Van Treese v. Holloway

Annotate this Case

234 N.W.2d 876 (1975)

George L. VAN TREESE, Appellant, v. Donald HOLLOWAY, Appellee.

No. 2-57089.

Supreme Court of Iowa.

November 12, 1975.

*877 David F. McGuire, Cedar Rapids, for appellant.

Tom Riley, Simmons, Perrine, Albright & Elwood, Cedar Rapids, for appellee.

Submitted to MOORE, C. J., and RAWLINGS, LeGRAND, REES and McCORMICK, JJ.

McCORMICK, Justice.

Plaintiff appeals judgment entered for defendant upon a jury verdict denying plaintiff damages for personal injury incurred when he was struck by defendant's automobile while crossing a Cedar Rapids street in a marked crosswalk. The questions presented are whether the court erred in instructing the jury on plaintiff's duty of lookout and in submitting and instructing upon an additional specification of contributory negligence. We find no reversible error and affirm the trial court.

The accident happened after dark in the evening of December 7, 1972. Plaintiff Van Treese was walking south across A Avenue in a crosswalk near the intersection of east-west A Avenue with north-south 11th Street. Defendant Holloway was driving his motor vehicle east on A Avenue proceeding toward the intersection. Plaintiff was struck by the left rear fender of defendant's car.

Plaintiff's evidence tended to show the area was poorly lighted, and the darkness kept him from seeing defendant's vehicle until too late to avoid being hit. Defendant's evidence tended to show he was traveling slowly toward the intersection and, although his car lights were on, he did not see plaintiff until too late to stop. He testified that plaintiff had not then reached the center of the street, and defendant thought his vehicle would clear the crosswalk without hitting plaintiff.

Defendant admitted plaintiff's allegations regarding the time and place of the accident but denied the other material allegations of plaintiff's petition. In addition, he asserted a defense of contributory negligence, alleging the accident was proximately caused by plaintiff's own negligence in two respects, failure to maintain a proper lookout, and "walking into the left rear of defendant's car, which he could see, or in the exercise of due care should have seen in time thereafter to have avoided a collision."

The trial court instructed on both specifications. Plaintiff duly excepted to the instructions on the grounds he now urges. He contends the instruction on lookout was incomplete because it did not include language telling the jury a pedestrian crossing a street in a marked crosswalk is not required to maintain the same lookout as a motorist, and may assume in exercising his lookout that he will be granted the right of way until he knows or should know otherwise. He contends it was error to submit the second specification because a pedestrian in his position does not have the duty alleged, and he asserts it was error to instruct such duty is absolute.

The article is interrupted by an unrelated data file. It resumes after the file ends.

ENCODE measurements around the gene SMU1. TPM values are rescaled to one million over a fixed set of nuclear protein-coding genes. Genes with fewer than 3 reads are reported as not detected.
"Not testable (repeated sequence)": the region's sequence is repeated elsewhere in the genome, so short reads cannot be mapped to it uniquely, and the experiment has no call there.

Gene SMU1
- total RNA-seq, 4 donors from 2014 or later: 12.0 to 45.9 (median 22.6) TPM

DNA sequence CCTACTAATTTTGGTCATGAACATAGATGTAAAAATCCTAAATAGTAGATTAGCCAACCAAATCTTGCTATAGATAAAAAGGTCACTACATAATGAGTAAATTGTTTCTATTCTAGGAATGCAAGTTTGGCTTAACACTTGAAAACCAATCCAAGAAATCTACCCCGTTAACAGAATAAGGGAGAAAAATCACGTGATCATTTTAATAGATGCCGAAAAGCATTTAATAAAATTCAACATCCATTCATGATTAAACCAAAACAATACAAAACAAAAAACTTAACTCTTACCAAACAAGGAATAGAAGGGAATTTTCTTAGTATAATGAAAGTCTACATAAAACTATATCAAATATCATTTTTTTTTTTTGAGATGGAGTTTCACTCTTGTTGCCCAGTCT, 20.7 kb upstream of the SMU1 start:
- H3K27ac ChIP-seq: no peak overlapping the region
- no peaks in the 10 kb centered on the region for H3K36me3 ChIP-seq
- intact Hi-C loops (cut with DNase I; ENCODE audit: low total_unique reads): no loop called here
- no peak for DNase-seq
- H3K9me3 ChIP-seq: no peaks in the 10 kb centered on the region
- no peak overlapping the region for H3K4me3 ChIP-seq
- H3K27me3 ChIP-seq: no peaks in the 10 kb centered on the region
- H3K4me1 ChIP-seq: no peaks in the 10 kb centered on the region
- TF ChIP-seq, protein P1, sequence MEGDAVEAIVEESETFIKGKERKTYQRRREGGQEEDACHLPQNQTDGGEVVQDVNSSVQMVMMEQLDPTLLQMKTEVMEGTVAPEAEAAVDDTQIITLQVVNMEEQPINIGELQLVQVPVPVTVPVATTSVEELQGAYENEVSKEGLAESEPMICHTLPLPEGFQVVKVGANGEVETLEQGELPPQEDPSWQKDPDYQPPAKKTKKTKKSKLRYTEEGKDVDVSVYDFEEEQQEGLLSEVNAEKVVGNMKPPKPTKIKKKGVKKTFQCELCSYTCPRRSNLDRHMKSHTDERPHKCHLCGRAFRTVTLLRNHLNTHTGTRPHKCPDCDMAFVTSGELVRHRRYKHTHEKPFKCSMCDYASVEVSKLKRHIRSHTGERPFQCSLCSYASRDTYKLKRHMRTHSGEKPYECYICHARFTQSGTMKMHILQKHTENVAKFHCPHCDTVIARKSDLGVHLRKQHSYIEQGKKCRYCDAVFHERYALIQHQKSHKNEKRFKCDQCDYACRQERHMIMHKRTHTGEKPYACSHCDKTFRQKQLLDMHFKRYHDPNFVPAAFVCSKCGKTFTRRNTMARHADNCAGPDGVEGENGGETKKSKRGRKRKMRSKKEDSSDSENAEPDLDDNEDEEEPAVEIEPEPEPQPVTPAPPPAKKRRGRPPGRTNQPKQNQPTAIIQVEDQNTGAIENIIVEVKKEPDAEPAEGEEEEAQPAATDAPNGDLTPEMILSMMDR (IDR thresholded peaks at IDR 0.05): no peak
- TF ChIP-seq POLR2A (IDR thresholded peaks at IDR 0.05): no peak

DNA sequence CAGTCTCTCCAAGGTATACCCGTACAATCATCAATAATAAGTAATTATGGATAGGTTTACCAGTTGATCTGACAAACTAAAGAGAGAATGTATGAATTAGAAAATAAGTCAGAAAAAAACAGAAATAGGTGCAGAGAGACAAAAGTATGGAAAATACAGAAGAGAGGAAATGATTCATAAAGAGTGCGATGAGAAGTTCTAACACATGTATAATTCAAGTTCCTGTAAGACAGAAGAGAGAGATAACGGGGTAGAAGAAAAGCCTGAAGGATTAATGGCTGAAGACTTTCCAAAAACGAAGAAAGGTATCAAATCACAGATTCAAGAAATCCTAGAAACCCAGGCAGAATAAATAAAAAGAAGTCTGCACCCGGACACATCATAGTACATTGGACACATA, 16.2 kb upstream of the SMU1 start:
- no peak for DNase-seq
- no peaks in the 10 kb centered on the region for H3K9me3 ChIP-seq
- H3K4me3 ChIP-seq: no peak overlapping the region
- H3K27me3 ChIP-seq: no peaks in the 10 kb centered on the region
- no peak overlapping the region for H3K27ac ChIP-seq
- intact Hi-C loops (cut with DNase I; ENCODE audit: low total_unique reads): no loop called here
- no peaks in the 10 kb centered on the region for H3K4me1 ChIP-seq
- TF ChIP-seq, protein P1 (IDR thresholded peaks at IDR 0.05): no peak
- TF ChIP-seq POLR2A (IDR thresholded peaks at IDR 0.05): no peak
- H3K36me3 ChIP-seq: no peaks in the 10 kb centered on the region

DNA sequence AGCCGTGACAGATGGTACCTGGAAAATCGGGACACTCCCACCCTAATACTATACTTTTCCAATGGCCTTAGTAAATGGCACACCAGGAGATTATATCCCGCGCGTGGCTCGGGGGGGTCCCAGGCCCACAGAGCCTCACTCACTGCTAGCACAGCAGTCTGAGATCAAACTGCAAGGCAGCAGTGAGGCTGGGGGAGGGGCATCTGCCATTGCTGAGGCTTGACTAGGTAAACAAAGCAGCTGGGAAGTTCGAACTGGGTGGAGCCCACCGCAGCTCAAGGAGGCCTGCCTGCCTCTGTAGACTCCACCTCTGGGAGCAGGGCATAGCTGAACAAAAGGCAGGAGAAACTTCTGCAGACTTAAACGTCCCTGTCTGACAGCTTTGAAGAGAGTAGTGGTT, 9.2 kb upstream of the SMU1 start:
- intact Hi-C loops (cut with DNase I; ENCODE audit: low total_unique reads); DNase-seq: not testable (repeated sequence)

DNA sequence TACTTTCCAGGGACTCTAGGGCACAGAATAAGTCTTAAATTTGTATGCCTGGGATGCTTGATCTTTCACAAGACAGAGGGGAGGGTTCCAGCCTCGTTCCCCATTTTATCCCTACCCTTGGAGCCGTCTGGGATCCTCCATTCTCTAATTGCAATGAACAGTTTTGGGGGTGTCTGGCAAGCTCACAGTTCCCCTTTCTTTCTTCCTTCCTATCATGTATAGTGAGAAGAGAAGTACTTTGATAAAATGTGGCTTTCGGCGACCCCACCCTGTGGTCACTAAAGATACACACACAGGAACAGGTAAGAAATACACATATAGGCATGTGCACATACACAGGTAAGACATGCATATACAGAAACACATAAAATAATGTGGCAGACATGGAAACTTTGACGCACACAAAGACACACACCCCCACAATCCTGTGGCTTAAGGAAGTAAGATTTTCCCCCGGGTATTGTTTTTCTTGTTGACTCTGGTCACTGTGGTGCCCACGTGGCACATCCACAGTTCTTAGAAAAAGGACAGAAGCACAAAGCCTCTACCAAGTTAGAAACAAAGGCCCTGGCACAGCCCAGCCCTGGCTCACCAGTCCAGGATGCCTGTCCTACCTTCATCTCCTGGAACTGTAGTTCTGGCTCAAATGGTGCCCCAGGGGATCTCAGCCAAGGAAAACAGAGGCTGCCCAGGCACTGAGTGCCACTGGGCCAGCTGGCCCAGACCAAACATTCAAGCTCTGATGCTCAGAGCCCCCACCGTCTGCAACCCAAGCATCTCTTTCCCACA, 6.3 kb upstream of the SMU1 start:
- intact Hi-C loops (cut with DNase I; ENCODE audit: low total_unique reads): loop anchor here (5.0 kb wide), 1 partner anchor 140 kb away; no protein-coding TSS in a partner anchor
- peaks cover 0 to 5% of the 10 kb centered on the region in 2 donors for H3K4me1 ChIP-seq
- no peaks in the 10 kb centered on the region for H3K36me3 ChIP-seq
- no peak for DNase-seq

I. Although the trial court did not include the language in the lookout instruction desired by plaintiff, separate instructions accurately informed the jury of the defendant's duty of lookout as a motorist, of defendant's duty to yield the right of way to a pedestrian in a crosswalk, and of the right of each party to assume the other would obey the law, "until he knew, or in the exercise of ordinary care, should have known otherwise."

The instructions as given thus incorporated the concept plaintiff wanted the jury to hear, although not in the form desired by plaintiff. No error results from a mere failure to submit issues in the form requested. Porter v. Iowa Power and Light Company, 217 N.W.2d 221, 235 (Iowa 1974).

*878 Plaintiff's first contention is without merit.

II. The additional specification of contributory negligence alleged violation of a duty long recognized in our cases. Apart from the duty to maintain a proper lookout, and even in view of his right to rely upon a motorist performing his duty to yield the right of way, a pedestrian in a crosswalk must exercise ordinary care to avoid being struck by a motor vehicle he sees or should have seen. Andrew v. Clements, 242 Iowa 144, 150, 45 N.W.2d 861, 865 (1951); Scott v. McKelvey, 228 Iowa 264, 274, 290 N.W.2d 729, 733 (1940); Sheridan v. Limbrecht, 205 Iowa 573, 576-577, 218 N.W. 278, 279 (1928). The evidence in this case supported submission of this specification.

Moreover, we do not agree with plaintiff that in instructing upon it the court imposed an absolute duty on plaintiff to avoid the collision. The court instructed the jury as follows:

"Even though a pedestrian in a crosswalk has the right of way over an approaching motorist when there is danger of collision, the pedestrian still must exercise ordinary care and caution to avoid a collision with a motor vehicle when there is danger of a collision. "A pedestrian's failure to exercise such ordinary care and caution constitutes negligence."

This instruction embodied a correct principle of law.

We find no merit in plaintiff's assignments of error.

III. One problem remains. Defendant's brief gives only the North Western Reporter citation to cases of this court which were separately reported in the Iowa Reports. Rule 344(e), Rules of Civil Procedure, requires that both citations be given. By coincidence, one of the cases inadequately cited by defendant refers to a similar violation of our rules. In Sheridan v. Limbrecht, supra, 205 Iowa at 577, 218 N.W. at 279-280, the court sought to discourage the practice by taxing the offending party with the costs of his own brief, despite his success on the merits of the appeal. From the same motive, we direct that defendant be taxed with the costs of his own brief in this case.